Promoters work to salvage flooded out Sled Island Festival

View from Kevin Maimann's hotel room on June 21 morning

View from Kevin Maimann’s hotel room on June 21 morning

CALGARY – I woke up Friday morning to see downtown Calgary covered in brown water no more than a block from my vantage point at Hotel Arts, which was on evacuation order after power and water had been shut off.

I’d spent the previous two nights getting soaked walking from venue to venue, trying to catch as many bands as possible at the Sled Island Music Festival, considered to be Alberta’s indie-rock Holy Grail. Despite highly anticipated shows by bands like Swans, Superchunk and Jon Spencer Blues Explosion, the streets felt strangely empty. But no one braving the downpour could have expected what happened that morning as Calgary’s Bow and Elbow rivers overflowed into the city, causing record-breaking floods. More than 75,000 people were evacuated from their homes. Schools were closed. The rest of Sled Island was cancelled. Several venues, as well as the festival’s main office, were blacked out or under evacuation order.

In the midst of the sudden chaos and devastation, however, promoters in Edmonton and Calgary wasted no time picking up the pieces. While Wunderbar owner Craig Martell spent four hours navigating flooded roads out of Calgary, he was co-ordinating with Aaron Getz, Mark Hayes and Linda Ha to assemble gigs at Wunderbar and Whyte Avenue barber shop Barber Ha.

“I think it dawned on me when the people I ran into, whether they were musicians or just friends from Edmonton, a lot of them were saying that the places they were staying were evacuated,” Martell says. “The logistics of that started hitting me …I was thinking, you have a bunch of displaced bands who literally don’t have a place to stay in Calgary. So we may as well get them to come to Edmonton, do a show, and get to recoup a bit of money and play for some people.”

Barber Ha pulled off the extraordinary task of bringing Sled Island bands together for a Friday night show with help from Long & McQuade, which supplied gear free of charge. The show was volunteer-driven, with door money going to the bands, and liquor sales split between bands and charity. Peace, Slam Dunk and several more played to a packed house.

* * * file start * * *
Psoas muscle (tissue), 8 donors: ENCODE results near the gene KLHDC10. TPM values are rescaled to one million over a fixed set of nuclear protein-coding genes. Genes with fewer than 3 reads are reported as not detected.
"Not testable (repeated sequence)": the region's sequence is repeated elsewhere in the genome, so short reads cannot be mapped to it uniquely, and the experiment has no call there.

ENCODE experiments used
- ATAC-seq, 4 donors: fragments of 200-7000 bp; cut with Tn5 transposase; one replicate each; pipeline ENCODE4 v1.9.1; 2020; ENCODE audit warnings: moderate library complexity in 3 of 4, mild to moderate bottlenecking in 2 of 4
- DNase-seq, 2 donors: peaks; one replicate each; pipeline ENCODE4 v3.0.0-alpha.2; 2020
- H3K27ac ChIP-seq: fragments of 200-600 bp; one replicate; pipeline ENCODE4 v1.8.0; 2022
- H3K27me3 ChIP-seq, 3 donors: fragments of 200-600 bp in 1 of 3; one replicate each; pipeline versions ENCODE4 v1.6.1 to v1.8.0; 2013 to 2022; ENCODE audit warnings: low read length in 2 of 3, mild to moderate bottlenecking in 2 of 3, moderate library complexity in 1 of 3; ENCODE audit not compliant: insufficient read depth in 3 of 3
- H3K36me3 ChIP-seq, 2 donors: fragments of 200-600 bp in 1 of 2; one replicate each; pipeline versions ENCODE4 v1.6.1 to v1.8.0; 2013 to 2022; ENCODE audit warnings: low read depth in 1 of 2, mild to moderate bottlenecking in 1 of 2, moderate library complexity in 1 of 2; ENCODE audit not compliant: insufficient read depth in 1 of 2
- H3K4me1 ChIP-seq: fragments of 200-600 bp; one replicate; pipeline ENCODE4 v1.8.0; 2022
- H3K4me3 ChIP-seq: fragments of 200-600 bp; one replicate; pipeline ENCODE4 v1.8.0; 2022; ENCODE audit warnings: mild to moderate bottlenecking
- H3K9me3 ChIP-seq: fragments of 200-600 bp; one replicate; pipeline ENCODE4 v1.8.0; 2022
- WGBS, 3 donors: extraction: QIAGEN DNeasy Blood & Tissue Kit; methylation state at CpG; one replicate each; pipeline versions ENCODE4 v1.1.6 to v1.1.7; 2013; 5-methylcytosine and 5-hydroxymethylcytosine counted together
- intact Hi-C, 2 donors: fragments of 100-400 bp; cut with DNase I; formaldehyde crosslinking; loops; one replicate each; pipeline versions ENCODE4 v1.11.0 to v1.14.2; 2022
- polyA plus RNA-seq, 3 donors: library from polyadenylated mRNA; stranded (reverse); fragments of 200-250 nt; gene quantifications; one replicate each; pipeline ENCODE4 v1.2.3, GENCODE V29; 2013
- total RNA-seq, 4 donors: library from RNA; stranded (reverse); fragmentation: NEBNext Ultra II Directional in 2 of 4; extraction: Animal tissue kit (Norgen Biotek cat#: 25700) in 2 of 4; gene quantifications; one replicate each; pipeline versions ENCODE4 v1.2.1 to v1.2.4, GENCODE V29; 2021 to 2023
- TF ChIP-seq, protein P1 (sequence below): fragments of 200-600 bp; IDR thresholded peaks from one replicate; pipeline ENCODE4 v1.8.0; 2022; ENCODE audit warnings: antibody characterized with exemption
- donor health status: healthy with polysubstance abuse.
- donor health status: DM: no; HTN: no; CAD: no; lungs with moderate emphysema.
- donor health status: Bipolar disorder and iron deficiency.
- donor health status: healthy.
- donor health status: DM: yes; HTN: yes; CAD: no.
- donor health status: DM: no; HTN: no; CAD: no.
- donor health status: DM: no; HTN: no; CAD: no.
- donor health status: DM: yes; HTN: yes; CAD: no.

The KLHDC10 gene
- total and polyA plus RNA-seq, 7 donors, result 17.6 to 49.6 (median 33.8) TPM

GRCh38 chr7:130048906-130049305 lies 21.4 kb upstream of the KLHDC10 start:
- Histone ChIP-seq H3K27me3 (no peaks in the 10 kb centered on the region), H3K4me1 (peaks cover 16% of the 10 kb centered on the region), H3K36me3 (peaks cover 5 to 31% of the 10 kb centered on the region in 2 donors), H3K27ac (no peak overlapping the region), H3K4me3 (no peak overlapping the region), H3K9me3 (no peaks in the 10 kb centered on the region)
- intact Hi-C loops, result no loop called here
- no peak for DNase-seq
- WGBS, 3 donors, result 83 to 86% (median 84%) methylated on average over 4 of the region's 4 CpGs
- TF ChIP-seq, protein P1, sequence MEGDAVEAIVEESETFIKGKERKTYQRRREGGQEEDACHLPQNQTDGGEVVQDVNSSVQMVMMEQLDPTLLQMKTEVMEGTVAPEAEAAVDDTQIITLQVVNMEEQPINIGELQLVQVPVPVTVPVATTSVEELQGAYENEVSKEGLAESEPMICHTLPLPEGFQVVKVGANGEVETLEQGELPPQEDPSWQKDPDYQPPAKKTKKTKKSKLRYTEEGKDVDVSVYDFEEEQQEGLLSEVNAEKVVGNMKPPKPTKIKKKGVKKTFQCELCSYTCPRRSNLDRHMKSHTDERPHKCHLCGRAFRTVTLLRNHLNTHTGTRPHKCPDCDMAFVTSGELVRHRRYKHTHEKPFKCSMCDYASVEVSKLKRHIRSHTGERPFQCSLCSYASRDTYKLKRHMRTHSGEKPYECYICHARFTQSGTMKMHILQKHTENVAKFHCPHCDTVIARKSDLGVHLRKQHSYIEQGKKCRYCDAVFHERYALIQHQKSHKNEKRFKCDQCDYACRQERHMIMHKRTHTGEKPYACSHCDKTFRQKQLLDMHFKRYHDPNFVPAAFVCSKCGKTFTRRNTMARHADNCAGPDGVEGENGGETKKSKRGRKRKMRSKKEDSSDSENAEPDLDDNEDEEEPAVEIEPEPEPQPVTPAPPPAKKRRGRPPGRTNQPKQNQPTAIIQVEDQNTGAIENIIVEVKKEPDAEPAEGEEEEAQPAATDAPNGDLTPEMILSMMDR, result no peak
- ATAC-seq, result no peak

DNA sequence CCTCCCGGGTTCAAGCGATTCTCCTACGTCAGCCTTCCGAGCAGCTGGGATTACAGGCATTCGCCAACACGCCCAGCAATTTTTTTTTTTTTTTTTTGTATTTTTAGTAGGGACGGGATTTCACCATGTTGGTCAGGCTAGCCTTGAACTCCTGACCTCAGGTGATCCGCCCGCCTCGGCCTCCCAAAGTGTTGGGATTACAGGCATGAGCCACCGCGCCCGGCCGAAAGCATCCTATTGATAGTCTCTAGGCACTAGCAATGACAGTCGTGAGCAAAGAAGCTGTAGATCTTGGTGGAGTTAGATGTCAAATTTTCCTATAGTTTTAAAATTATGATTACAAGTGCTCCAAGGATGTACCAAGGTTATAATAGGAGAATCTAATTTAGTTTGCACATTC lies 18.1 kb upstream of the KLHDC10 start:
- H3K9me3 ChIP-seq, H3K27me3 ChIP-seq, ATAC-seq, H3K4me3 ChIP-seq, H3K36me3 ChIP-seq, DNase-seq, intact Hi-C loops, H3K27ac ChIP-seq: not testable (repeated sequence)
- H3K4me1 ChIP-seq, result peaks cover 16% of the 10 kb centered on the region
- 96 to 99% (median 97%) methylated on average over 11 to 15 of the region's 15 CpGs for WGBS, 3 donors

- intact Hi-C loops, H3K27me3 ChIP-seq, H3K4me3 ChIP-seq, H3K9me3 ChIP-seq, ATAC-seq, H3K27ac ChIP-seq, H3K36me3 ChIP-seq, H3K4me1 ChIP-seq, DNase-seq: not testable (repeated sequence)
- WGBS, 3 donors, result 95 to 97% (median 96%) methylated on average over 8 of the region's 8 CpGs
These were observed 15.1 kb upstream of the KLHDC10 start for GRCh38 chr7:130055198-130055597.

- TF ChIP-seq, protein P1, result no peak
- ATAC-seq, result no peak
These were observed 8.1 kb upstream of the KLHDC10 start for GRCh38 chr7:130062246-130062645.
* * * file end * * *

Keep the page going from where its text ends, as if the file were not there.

Martell has booked nearly a dozen bands to play his off-Whyte venue Saturday afternoon from 1-8 p.m., including UBT, Doug Hoyer, Brazilian Money, Heaven for Real and Matthew A. Wilkinson. An extra Sunday show is a possibility. Hog’s Head Brewery stepped up with a free keg of beer for the bands. The rest of the Wunderbar staff worked tirelessly, and sound man Andy Mulclair put in several hours doing sound for no cost, despite having to attend a wedding Saturday afternoon. Andrea Yacyshyn helped the out-of-town bands find places to stay.

“It’s just amazing how people come together. Besides trying to navigate all the messages from bands while I was on the road, I probably had five or six people message me that if bands need food or lodging they’ll take care of it,” Martell says. “It’s kind of special. I don’t know how many towns this could happen in, where things are sort of un-cliquey enough that we could make this work.”

Bands that stayed in Calgary put on house shows, and venues like the Tubby Dog forged ahead as scheduled.

Complaints about missing the rare chance to see Sled Island headliners like Jesus and Mary Chain or Explosions in the Sky were quickly replaced by excitement in a massive show of strength and teamwork from Alberta’s independent music scene. Of course, the inconvenience to out-of-town music fans was nothing compared to the 75,000 Calgarians who had to leave their homes and possessions behind.

Sled Island executive director Maud Salvi and her crew – members of which have been displaced from their own homes – scrambled to get bands out of the city safely while the military poured into the city to provide aid. As of Saturday afternoon, most bands had left and some had transportation arranged for Sunday morning.

Speaking on Saturday afternoon, Salvi was admirably optimistic.

“Everyone is really tired and disappointed, but we’re also really overwhelmed by all the support that we’ve been receiving over these last two days,” she said. “Spirits are really high today and we’re trying to power through this.”

Evacuated from their own office, and with the city of Calgary in a state of emergency, Salvi has not been able to sift through the festival budget and gauge the impact the severe flooding – which has caused at least hundreds of millions in damages to the city – will have on the future of the festival.

Sled Island plans to offer refunds to people who bought festival passes, but many have said they won’t ask for a refund. Some artists who missed their chance to play have already offered to return part of the deposit they were paid, and only keep enough to cover their hard costs.

The city of Calgary has a long rebuilding process ahead, but Salvi and her team believe Sled Island will be able to get back on its feet.

“I think it’s going to depend a lot on our partners and artists, even people,” Salvi said. “I’m really confident that we’re going to make it work.”